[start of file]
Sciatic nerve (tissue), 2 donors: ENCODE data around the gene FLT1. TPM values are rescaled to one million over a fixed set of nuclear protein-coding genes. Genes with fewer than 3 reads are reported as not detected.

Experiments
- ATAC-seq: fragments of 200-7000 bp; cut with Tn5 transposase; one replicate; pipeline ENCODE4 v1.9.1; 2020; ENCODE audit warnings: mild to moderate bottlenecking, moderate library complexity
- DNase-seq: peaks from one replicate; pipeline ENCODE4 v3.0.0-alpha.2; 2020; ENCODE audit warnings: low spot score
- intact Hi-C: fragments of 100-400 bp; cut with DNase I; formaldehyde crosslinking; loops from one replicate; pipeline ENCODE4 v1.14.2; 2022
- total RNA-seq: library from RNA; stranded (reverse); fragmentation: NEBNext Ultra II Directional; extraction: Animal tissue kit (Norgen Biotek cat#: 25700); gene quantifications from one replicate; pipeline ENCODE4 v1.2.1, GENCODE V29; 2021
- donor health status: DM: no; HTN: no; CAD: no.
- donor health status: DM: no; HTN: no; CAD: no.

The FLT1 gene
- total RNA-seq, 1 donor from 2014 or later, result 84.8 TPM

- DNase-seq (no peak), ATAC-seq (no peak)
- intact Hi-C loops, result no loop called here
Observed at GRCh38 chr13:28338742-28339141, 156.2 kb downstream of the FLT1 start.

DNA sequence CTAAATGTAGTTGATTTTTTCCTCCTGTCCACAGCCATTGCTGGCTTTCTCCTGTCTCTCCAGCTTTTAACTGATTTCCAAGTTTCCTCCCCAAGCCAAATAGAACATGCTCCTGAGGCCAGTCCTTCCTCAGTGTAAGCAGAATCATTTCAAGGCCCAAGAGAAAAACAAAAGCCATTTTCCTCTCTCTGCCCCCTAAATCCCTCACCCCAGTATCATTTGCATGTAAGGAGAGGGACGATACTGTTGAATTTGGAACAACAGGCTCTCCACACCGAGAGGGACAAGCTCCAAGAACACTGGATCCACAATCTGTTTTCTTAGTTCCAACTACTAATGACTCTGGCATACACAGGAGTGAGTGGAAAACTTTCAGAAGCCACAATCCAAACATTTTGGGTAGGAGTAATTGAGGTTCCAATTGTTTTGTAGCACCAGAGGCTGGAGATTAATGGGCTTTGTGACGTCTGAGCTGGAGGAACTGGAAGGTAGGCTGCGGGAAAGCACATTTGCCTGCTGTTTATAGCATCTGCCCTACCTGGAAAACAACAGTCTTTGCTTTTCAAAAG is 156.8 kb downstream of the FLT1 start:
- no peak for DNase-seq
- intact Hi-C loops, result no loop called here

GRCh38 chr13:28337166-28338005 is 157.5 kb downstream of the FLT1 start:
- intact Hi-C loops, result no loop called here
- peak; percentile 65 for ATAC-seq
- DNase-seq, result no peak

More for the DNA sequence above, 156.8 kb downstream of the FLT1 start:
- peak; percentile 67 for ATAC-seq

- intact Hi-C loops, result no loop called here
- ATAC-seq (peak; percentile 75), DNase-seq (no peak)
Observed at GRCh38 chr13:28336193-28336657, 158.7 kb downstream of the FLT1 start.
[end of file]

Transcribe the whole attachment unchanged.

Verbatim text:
Sciatic nerve (tissue), 2 donors: ENCODE data around the gene FLT1. TPM values are rescaled to one million over a fixed set of nuclear protein-coding genes. Genes with fewer than 3 reads are reported as not detected.

Experiments
- ATAC-seq: fragments of 200-7000 bp; cut with Tn5 transposase; one replicate; pipeline ENCODE4 v1.9.1; 2020; ENCODE audit warnings: mild to moderate bottlenecking, moderate library complexity
- DNase-seq: peaks from one replicate; pipeline ENCODE4 v3.0.0-alpha.2; 2020; ENCODE audit warnings: low spot score
- intact Hi-C: fragments of 100-400 bp; cut with DNase I; formaldehyde crosslinking; loops from one replicate; pipeline ENCODE4 v1.14.2; 2022
- total RNA-seq: library from RNA; stranded (reverse); fragmentation: NEBNext Ultra II Directional; extraction: Animal tissue kit (Norgen Biotek cat#: 25700); gene quantifications from one replicate; pipeline ENCODE4 v1.2.1, GENCODE V29; 2021
- donor health status: DM: no; HTN: no; CAD: no.
- donor health status: DM: no; HTN: no; CAD: no.

The FLT1 gene
- total RNA-seq, 1 donor from 2014 or later, result 84.8 TPM

- DNase-seq (no peak), ATAC-seq (no peak)
- intact Hi-C loops, result no loop called here
Observed at GRCh38 chr13:28338742-28339141, 156.2 kb downstream of the FLT1 start.

DNA sequence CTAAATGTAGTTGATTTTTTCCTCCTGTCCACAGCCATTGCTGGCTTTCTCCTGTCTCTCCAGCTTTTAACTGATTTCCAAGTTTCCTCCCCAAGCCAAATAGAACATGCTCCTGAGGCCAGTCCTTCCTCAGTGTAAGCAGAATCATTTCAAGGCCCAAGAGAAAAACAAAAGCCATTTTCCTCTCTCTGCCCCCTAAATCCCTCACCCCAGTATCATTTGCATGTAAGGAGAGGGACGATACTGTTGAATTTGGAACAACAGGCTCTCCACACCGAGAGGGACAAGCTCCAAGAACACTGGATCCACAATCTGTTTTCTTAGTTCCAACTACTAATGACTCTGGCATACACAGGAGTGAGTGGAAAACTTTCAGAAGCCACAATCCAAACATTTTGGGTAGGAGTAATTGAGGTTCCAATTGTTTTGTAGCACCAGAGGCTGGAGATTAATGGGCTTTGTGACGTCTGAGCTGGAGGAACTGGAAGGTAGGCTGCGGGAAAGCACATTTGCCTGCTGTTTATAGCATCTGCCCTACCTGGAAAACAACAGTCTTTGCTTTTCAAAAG is 156.8 kb downstream of the FLT1 start:
- no peak for DNase-seq
- intact Hi-C loops, result no loop called here

GRCh38 chr13:28337166-28338005 is 157.5 kb downstream of the FLT1 start:
- intact Hi-C loops, result no loop called here
- peak; percentile 65 for ATAC-seq
- DNase-seq, result no peak

More for the DNA sequence above, 156.8 kb downstream of the FLT1 start:
- peak; percentile 67 for ATAC-seq

- intact Hi-C loops, result no loop called here
- ATAC-seq (peak; percentile 75), DNase-seq (no peak)
Observed at GRCh38 chr13:28336193-28336657, 158.7 kb downstream of the FLT1 start.